My initial thinking was to utilise LTI – but after searching through the plugins available it looks like LTI integration does way more than I want or need. I don’t want to provision sites, just access to existing ones. I’m also not sure if I’d need to do something in our Blackboard backend to enable the WP site for LTI. Might just be overkill at this point in time.

Another (probably simpler) option could be to utilise an “Auto Login” feature. I haven’t found a maintained example yet – but there seems to be few out there. It would be nice if it was a “proper” plugin too – so that someone can set this up without modifying code, just change some settings to access the URL to cut and paste.

I want to start putting this together in the next week so I can test it out – so feel free to comment below!



By Tim Klapdor

Passionate about good design, motivated by the power of media and enchanted by the opportunities of technology.

3 replies on “A Better Academic Authoring Environment”

Great ideas here and totally agree with you about how hopeless BB Learn is in catching up with the times. Since we have BB Learn until at least 2019 when our contract is up for renewal, we’ve had to hack our way into better content management and user friendly interfaces. So at UBC we have one of the world’s largest higher ed uses of a multi-site WordPress deployment at (Course and student blogs) as well as (Academic public facing sites) with over 30,000+ active blog sites. What I’ve been specializing in is using WordPress course blogs that are subscriber only and linked to the enrollment of BB Learn courses via LTI Single Sign On integration. The way it works is that students who are enrolled in a BB Learn course that has the LTI connected WP blog will get automatically added as subscribers into the blog. The blog shows up in an iFrame in BB Learn but students have the option of opening it in a new window. Here’s a schematic of the integration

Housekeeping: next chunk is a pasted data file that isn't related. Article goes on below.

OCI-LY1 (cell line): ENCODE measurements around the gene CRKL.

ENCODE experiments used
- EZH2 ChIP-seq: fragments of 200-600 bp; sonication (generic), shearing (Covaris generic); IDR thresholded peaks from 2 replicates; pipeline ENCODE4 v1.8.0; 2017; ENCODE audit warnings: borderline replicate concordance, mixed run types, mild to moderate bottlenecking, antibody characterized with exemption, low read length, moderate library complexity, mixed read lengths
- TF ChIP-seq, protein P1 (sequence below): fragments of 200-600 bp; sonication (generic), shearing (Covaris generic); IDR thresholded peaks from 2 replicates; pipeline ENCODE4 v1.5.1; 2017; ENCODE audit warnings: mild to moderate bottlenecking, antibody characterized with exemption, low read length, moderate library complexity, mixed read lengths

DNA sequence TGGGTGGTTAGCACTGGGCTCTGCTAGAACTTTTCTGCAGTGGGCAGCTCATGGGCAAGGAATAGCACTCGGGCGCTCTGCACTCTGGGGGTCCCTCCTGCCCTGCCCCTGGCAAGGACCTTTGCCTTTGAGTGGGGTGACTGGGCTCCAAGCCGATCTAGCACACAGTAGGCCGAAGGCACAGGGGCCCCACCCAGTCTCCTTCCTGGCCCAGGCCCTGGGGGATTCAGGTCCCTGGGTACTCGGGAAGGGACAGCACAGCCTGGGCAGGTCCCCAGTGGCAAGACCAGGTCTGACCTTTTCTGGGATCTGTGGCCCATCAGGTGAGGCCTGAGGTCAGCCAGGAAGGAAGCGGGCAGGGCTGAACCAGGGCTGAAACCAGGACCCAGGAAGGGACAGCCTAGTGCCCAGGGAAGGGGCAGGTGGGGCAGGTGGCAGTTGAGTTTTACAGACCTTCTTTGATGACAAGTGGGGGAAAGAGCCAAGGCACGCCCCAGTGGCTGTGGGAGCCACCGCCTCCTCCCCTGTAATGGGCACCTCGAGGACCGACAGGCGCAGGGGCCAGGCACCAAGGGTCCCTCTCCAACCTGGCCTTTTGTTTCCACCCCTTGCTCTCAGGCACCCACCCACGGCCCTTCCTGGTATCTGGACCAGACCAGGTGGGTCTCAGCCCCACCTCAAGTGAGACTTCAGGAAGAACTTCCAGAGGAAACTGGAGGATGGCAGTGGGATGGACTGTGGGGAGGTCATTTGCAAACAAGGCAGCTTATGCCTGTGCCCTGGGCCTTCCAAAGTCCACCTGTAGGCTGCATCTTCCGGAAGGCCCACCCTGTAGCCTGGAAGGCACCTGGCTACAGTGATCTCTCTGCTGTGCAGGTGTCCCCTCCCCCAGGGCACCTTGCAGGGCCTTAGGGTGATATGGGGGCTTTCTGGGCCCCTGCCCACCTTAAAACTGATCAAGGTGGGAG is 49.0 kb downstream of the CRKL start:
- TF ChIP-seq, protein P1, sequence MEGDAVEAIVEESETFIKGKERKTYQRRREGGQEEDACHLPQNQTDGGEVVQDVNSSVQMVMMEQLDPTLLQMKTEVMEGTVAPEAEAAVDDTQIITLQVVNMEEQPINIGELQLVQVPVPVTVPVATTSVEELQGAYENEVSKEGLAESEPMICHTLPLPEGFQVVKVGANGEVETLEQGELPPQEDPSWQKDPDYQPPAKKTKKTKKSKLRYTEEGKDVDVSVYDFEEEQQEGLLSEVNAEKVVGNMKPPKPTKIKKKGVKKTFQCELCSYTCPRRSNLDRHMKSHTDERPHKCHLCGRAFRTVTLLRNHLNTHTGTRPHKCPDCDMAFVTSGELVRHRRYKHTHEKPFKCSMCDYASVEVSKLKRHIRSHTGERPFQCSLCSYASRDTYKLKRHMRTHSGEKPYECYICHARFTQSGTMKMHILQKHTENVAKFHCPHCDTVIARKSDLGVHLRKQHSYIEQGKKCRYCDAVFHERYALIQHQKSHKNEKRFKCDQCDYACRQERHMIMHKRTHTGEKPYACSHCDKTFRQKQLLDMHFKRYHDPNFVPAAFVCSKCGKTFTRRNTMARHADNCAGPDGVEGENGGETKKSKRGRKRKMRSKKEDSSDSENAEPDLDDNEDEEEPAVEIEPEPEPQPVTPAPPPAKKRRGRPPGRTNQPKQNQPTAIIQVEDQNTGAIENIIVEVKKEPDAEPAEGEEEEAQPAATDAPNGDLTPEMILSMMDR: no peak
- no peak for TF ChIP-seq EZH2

Recently we’ve been working on ways of completely by-passing BB Learn but still using the Single Sign on integration that authenticates them through our campus wide login and checks their enrollment in the BB Learn course (which itself is connected to the Student Information System managing enrollments). So what the student sees is a mobile friendly login page, then beams directly into WordPress, not even seeing BB Learn but being logged into BB Learn in the background. That allows for the ‘gate’ to still check their enrollment and make sure they’re a registered student in the course to subscribe them to the blog (in the case of a first entry into a subscriber only blog).

We’ve gone a step further in linking mailchimp RSS driven campaigns to the RSS feeds of these blogs (using a Feed key generator to work for closed to public blogs). So students get a branded, mobile friendly email every time the instructor posts, and we can take advantage of rich analytics both on the blog side (via xAPI / LRS learning analytics from student blog views) and email analytics from mailchimp. So that makes for a much more entertaining set up both for students and instructors.

Thanks Barish! This is a really interesting path you’ve gone down at UBC. After playing around this week with doing some user based functions in WordPress I’m really interested in how you’re “using WordPress course blogs that are subscriber only and linked to the enrollment of BB Learn courses via LTI Single Sign On integration”. Is that via an open or public process or plugin? That level of functionality would be perfect for what I’m currently imagining we would need.

You’re next steps are really interesting too. One of the coolest things I’ve seen recently in terms of SSO is which allows you to sign in and use the system using your university credentials. And because they’re hooked into the various shibboleth federations I mean your UBC account, just as I can log in via my CSU account.

These kinds of federated sign in tools coulee really change how we interact with these systems and make student lives far easier!